Harvard University's medical school is backing away from new rules about student interaction with reporters, following complaints that the policy would block discussion of key issues, The New York Times reported. The controversial policy -- which officials have now vowed to change -- said that all interactions between students and the press needed to be coordinated by the deans of students and public affairs. Harvard officials claimed that the policy was designed to help students, not muzzle them. But students noted that the policy followed student activism (much of it covered by reporters) demanding that the medical school and others pay more attention to issues of conflict of interest in biomedical research. And students argued that university officials shouldn't be required to be involved when students may well be criticizing the university.
Higher Education Quick Takes
There may be a new standard in luxury residence halls in Boston, The Boston Globe reported. A new high-rise at Boston University features magnificent views of the city and the Charles River. Amenities, which the Globe said leave parents stunned, include large private bathrooms, walk-in closets, and full-length mirrors.
In-state students at all Indiana University campuses will be eligible for "incentive grants" of $200 to $300 a year if they achieve at least a B average this academic year. Had the program been in place last year, a majority of Indiana students would have qualified. The university announced the program amid legislative criticism of tuition increases.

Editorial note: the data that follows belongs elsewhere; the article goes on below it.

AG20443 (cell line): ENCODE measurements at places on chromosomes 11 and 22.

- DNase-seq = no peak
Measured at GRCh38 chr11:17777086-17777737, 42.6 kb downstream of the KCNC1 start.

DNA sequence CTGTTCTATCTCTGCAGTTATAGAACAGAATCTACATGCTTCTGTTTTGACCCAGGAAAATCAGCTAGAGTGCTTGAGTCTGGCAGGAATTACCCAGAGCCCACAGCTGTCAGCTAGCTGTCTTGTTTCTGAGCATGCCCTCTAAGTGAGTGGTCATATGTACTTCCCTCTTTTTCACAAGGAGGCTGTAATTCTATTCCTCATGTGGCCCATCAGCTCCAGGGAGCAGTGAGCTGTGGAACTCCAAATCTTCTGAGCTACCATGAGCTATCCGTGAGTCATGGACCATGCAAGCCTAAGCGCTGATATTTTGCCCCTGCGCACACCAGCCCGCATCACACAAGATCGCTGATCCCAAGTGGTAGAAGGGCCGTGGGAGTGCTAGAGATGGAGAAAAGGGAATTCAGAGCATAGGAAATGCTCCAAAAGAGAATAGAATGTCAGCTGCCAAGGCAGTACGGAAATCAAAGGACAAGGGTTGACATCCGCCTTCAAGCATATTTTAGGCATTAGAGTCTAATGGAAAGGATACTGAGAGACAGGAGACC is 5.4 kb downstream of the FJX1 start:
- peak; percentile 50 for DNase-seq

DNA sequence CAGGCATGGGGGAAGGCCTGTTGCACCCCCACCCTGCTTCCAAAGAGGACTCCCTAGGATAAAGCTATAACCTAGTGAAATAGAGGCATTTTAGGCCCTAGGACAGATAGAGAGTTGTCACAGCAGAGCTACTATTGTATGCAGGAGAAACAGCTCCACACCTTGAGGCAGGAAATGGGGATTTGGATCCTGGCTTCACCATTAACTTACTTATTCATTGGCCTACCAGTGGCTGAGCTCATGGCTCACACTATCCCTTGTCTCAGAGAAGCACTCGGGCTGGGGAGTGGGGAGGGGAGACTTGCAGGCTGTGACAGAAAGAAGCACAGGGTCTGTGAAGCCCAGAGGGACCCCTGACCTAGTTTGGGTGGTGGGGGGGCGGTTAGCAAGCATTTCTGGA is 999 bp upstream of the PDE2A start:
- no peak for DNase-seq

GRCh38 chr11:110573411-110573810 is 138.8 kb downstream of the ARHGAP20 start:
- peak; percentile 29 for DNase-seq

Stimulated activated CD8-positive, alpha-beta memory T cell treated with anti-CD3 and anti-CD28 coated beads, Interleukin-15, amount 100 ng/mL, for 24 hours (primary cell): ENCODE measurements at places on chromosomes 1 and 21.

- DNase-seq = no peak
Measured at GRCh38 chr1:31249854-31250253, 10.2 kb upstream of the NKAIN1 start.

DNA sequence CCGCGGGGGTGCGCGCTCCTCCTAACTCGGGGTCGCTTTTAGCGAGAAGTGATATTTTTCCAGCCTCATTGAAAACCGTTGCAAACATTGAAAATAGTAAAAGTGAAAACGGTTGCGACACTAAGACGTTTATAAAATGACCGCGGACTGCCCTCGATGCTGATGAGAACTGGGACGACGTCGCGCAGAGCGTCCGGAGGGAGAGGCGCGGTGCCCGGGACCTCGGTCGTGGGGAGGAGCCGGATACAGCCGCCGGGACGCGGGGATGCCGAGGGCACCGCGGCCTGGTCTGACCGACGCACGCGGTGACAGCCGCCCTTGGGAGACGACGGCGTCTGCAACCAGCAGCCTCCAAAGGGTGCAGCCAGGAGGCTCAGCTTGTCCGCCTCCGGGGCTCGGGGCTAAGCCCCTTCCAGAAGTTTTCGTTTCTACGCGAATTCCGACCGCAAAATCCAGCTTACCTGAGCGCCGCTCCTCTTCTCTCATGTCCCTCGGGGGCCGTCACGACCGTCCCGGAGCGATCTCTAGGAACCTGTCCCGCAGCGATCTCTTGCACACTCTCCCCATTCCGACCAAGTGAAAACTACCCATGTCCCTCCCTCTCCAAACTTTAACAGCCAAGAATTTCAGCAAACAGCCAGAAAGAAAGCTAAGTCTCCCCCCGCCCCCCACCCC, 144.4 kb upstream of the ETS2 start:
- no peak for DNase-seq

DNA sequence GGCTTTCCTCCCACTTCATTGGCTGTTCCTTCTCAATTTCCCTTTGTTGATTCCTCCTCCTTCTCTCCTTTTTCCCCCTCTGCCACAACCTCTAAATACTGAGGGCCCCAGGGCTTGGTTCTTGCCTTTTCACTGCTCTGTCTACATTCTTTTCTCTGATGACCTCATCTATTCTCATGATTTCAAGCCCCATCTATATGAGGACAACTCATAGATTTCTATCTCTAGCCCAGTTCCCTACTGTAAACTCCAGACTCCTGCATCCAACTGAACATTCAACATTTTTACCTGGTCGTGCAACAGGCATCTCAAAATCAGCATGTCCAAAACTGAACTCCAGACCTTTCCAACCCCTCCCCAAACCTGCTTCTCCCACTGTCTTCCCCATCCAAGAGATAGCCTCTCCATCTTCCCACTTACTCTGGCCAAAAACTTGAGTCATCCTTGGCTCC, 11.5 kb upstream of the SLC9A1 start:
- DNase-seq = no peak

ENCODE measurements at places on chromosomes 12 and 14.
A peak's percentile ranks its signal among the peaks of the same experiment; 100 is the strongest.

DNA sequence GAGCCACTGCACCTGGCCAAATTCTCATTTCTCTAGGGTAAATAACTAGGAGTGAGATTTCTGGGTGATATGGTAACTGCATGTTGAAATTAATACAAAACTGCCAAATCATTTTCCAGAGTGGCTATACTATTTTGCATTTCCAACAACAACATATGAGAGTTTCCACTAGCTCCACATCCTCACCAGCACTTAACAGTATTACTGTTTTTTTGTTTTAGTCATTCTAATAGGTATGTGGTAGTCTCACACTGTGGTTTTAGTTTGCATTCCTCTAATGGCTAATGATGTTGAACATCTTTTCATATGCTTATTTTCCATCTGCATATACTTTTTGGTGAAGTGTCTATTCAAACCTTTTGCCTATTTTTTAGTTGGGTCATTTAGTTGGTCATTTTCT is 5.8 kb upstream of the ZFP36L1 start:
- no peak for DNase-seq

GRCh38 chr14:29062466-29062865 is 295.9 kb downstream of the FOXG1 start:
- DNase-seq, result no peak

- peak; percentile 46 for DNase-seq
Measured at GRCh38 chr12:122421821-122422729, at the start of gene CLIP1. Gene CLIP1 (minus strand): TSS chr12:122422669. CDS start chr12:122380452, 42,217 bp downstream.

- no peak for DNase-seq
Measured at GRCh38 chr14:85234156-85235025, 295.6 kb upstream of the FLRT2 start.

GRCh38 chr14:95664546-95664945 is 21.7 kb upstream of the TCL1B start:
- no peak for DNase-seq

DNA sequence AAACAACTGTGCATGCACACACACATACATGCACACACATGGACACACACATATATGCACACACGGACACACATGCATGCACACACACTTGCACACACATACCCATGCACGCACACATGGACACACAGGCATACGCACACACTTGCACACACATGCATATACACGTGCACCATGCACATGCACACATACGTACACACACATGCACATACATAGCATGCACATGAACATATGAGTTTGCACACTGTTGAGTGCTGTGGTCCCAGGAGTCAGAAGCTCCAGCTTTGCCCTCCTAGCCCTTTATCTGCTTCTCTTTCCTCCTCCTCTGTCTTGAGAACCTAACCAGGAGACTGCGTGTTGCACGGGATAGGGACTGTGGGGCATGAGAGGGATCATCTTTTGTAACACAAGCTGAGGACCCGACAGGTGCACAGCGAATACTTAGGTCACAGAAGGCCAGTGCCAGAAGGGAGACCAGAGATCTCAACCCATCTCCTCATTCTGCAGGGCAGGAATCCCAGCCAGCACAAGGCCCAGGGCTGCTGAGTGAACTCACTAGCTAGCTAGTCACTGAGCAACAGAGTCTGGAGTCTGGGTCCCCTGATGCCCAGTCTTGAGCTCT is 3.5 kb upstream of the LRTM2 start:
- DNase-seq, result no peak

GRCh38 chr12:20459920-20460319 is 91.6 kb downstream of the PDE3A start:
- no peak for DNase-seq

With enrollments soaring at many colleges and universities, those where students drive to class are more frustrated than ever. Features in the Los Angeles Times (on California State University at Fullerton) and by North Carolina's WECT (on Cape Fear Community College) look at how students hunt for spaces. A student at Cape Fear said: "You literally -- I just did it right now -- this guy was just walking to his car and you literally have to follow him to his car to get the spot," said student Allison Puckett. "That's how it works, this year, at least."
A state judge in Louisiana on Monday rejected a lawsuit challenging Tulane University's decision, as part of a post-Katrina reorganization, to shut down a separate division for women, the Associated Press reported. The suit was brought by the great-great-great niece of the woman who donated money to Tulane to found the college. While much of the rhetoric of those backing the suit has focused on the ethical issues associated with honoring the wishes of original donors, the judge's ruling focused on the legal agreement to provide the funds. "The court finds the language of Josephine Newcomb's [the donor's] will contains no enforceable conditional obligation to support plaintiff's claim," the judge ruled.
The president of the University of Illinois, Joseph White, and the chancellor of the Urbana-Champaign campus, Richard Herman, both appeared before the Senate at Urbana-Champaign Monday, each suggesting that the other was responsible for the admissions scandal at the university, the Chicago Tribune reported. White stressed in his remarks that admissions was a "campus function" and that he didn't know about the extent to which the politically influential were receiving special consideration. Herman, meanwhile, said that White had forwarded admissions requests to him. The Senate delayed a vote on resolutions asking for new leadership for the university.